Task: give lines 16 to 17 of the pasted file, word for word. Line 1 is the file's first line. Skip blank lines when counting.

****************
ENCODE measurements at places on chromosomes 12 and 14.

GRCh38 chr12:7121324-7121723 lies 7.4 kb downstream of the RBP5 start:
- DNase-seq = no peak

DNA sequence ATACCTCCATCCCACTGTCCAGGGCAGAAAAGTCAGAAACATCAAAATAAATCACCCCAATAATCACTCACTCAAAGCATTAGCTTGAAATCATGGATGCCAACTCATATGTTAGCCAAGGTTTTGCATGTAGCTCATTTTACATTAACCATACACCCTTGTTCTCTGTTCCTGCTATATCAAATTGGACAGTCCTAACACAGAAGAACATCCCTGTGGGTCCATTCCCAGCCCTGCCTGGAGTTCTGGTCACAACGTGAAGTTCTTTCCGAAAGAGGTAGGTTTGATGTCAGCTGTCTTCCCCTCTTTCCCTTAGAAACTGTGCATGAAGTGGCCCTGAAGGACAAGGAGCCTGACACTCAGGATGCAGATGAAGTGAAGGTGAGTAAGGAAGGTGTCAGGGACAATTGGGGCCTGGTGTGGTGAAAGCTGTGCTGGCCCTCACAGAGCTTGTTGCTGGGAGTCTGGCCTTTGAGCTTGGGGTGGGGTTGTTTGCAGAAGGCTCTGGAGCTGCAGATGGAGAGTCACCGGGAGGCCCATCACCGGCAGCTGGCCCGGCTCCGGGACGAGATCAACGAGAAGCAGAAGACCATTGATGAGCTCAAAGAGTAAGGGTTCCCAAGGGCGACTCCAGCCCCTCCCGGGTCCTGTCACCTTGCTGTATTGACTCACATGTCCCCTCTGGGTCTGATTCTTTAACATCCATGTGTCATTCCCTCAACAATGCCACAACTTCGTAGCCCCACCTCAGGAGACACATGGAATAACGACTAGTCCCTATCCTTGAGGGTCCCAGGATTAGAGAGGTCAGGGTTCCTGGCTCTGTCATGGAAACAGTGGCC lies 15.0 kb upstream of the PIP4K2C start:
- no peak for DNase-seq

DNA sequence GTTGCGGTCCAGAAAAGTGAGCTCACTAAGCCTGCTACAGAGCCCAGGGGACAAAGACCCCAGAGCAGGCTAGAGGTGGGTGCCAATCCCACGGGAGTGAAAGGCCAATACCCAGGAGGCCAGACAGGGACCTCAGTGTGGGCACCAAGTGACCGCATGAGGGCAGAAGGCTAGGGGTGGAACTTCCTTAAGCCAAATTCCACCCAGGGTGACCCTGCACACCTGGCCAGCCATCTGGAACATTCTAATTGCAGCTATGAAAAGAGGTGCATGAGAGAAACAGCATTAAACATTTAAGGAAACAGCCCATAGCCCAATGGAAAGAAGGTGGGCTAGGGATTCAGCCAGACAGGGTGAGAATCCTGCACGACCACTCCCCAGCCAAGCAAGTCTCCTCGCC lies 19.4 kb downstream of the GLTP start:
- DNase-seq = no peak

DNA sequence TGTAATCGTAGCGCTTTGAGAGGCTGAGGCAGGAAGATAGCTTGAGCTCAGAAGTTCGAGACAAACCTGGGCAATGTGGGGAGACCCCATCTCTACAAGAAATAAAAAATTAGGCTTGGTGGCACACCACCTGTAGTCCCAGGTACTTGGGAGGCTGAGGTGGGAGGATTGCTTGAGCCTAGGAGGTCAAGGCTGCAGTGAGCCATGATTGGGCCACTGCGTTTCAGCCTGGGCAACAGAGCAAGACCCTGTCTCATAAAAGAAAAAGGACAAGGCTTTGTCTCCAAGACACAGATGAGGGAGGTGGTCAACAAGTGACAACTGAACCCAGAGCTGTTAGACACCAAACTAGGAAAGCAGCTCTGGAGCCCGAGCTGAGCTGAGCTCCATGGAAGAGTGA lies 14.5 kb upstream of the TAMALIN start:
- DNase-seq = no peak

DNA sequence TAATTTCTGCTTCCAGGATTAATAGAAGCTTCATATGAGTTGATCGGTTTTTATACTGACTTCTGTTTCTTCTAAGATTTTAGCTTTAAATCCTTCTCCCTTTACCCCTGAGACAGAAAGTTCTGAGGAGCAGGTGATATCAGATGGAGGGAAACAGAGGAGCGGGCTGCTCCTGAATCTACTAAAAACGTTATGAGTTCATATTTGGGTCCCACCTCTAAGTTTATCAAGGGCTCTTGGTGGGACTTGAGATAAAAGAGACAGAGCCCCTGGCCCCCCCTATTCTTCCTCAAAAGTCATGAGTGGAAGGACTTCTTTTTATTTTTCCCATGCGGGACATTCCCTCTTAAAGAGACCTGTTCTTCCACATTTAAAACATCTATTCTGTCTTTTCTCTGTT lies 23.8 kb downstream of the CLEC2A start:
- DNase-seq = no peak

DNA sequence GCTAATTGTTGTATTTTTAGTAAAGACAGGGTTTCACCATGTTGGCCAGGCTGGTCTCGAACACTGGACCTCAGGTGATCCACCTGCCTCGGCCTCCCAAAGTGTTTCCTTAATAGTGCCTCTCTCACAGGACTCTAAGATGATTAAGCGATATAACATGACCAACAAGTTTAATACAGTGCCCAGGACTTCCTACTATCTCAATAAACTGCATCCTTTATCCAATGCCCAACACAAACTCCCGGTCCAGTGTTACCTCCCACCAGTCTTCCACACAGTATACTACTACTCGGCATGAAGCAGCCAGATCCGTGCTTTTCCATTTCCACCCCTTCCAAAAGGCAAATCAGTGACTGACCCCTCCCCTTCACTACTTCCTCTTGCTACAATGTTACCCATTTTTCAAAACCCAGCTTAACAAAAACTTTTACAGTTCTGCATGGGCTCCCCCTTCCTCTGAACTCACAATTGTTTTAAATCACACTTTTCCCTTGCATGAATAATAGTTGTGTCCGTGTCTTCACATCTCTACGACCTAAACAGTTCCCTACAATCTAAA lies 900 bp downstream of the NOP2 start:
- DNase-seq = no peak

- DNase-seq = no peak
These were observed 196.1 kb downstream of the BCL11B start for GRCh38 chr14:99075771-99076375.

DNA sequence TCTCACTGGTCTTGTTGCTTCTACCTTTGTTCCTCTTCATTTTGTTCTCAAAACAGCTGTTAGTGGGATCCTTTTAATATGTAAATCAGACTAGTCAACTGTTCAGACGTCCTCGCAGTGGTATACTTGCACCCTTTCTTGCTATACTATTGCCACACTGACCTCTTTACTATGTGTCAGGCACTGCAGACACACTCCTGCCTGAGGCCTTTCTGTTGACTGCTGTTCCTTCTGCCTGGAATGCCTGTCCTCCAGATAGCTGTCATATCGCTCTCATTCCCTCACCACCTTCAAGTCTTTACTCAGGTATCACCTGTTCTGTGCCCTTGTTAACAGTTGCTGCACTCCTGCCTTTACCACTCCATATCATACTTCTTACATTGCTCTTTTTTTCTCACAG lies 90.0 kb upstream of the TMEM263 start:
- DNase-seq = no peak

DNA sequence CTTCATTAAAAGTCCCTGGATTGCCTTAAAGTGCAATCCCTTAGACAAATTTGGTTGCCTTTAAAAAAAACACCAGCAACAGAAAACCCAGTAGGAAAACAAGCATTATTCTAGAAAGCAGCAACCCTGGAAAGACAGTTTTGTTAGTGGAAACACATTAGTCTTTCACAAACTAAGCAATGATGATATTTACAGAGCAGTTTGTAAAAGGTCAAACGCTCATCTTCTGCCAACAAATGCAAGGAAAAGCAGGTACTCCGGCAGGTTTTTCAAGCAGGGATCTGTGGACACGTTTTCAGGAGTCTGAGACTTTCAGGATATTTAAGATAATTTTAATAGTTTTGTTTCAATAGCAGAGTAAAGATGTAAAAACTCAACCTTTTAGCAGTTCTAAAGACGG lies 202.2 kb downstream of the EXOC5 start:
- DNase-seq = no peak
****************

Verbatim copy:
DNA sequence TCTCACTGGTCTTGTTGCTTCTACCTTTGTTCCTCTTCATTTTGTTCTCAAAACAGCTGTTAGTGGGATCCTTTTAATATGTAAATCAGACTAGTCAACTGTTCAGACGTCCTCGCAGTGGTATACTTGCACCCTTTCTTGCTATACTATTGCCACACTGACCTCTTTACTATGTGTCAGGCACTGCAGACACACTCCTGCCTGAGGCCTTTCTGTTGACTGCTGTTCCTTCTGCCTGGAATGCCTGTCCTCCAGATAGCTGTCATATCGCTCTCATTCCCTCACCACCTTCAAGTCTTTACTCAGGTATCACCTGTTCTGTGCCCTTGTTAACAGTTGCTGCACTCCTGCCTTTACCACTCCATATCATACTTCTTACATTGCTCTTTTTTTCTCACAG lies 90.0 kb upstream of the TMEM263 start:
- DNase-seq = no peak